5.Can an employer force you to become self-employed?
Selfemployment is often viewed as a dirty word. But it doesn’t have to be. In fact, it’s a great way to earn extra money – especially if you’re looking to avoid tax bills. However, it does come with some risks. Here’s how to make sure you don’t end up being exploited.
1. Don’t sign anything without reading it thoroughly
If you want to work for yourself, you’ll need to read everything carefully. This includes contracts and agreements. If something looks too good to be true, it probably is. Take your time to read everything fully and ask questions about anything you aren’t clear on.
2. Be wary of companies offering “free” training
There’s nothing wrong with free training. But beware of companies that offer it as part of a recruitment process. They might say they’ll provide training materials, equipment, even accommodation. But once you’ve signed the contract, you’re stuck with whatever they give you. And if they don’t deliver, you could find yourself out of pocket.
3. Know exactly what you’re signing away
If you’re working for someone else, it’s important to know exactly what you’re giving up. For example, if you’re asked to do tasks outside of your normal role, check whether those tasks are covered in your contract. Also, make sure you know what happens if you decide to leave. Will you still receive pay? What will happen to your benefits?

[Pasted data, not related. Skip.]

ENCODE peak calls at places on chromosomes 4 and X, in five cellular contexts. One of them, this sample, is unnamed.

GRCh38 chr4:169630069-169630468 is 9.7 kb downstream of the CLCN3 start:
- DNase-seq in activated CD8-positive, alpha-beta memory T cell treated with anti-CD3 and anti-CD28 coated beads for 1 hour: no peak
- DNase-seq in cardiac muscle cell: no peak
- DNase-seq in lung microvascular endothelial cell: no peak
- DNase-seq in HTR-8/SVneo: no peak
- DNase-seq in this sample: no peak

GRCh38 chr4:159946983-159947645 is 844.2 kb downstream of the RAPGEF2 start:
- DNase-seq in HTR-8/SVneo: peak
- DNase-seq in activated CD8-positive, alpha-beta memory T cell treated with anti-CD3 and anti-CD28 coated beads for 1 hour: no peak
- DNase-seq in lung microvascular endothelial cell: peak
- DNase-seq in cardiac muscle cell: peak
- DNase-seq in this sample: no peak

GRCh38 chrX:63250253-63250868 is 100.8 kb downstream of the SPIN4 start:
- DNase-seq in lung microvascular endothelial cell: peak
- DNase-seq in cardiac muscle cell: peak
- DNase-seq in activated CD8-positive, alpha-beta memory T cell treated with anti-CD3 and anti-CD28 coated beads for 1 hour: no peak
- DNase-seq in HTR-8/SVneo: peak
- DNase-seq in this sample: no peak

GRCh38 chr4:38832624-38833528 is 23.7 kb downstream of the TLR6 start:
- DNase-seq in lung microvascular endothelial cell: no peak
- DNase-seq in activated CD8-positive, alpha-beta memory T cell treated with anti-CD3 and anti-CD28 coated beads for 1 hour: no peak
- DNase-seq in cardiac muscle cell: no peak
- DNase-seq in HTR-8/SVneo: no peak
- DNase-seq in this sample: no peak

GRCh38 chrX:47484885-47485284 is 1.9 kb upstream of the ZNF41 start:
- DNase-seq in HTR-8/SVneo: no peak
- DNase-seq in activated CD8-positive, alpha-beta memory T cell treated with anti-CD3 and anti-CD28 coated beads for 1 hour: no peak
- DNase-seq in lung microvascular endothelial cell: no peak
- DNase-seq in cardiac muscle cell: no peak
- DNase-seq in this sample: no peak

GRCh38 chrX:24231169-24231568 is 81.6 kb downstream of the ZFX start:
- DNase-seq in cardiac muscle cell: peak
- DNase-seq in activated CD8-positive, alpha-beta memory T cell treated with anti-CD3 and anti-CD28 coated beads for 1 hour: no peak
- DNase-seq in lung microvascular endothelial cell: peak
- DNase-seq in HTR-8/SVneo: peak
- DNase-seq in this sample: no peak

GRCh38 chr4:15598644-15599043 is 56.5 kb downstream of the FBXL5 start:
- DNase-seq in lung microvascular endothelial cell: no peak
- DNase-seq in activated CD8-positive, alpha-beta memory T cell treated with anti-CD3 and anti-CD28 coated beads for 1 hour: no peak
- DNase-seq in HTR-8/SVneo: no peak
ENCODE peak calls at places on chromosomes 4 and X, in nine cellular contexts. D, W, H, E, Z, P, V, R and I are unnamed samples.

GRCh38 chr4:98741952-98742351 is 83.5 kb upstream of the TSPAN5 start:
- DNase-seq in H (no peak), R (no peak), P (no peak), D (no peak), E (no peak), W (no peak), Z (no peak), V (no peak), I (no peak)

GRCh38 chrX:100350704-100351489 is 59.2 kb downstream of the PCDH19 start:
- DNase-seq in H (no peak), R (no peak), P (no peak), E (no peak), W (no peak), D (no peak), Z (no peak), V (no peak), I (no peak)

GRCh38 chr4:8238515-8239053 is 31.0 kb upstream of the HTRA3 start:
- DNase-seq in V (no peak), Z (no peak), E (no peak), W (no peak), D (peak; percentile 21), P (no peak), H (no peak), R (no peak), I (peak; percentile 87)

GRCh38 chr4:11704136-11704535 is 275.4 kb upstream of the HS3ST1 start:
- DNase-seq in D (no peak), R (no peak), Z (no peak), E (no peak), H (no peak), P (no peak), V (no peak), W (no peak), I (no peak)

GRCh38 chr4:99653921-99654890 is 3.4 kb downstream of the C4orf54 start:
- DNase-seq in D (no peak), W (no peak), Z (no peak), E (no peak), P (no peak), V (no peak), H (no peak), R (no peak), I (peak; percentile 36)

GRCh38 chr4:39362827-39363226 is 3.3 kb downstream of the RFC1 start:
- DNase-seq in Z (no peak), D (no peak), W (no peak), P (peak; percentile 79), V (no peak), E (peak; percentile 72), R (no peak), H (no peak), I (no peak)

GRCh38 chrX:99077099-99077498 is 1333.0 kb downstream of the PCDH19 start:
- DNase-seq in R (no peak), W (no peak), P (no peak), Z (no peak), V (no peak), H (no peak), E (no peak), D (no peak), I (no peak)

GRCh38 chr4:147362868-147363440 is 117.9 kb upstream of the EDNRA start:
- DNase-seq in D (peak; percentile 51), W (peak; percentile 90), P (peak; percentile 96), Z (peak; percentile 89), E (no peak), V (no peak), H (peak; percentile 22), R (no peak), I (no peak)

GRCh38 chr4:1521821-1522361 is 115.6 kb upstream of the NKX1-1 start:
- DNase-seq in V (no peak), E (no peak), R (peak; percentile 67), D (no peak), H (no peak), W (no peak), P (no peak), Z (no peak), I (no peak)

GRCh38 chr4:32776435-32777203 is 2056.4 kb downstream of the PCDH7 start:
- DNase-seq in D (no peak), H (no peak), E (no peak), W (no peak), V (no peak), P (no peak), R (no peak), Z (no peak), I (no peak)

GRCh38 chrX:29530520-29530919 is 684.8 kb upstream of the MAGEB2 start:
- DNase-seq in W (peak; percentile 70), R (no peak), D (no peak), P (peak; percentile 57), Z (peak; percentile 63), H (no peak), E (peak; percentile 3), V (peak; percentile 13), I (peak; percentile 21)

Frequently Asked Questions
When do I anticipate being self-employed?
You are most likely to be self- employed if you meet the following criteria:
1. You agree to do the job, but you can send somebody else to do it for you, for instance a builder who can send someone else with similar skills in his place.
2. You probably have several customers simultaneously.
3. You can do the work however, wherever and whenever you like, for example a writer who can write whenever he wants to, as long as he meets the deadline set by the agreement.
4. You run a business and are responsible for its success or failure. For example, a joiner who has been given unsatisfactory work and must redo it free of charge cannot charge the client for the extra time taken up doing the work.
5. You provide the main items needed to carry out the task, such as a pickup truck or scaffolding.
6. You are paid according to the agreed price rather than being paid per hour or day worked.
Can I be simultaneously employed and self-employed?
If you earn money working for someone else and also make money out of selling goods or providing services yourself, it could affect how much tax you owe.
The government says that you can be employed and self employed at the same time – although there may be some exceptions.
You might be able to claim Jobseeker’s Allowance while being self-employed, for instance, or receive state benefits while running a small business.
But you must check whether you fall into one of the following categories:
• A sole trader
• An independent contractor
• Someone working part-time for another person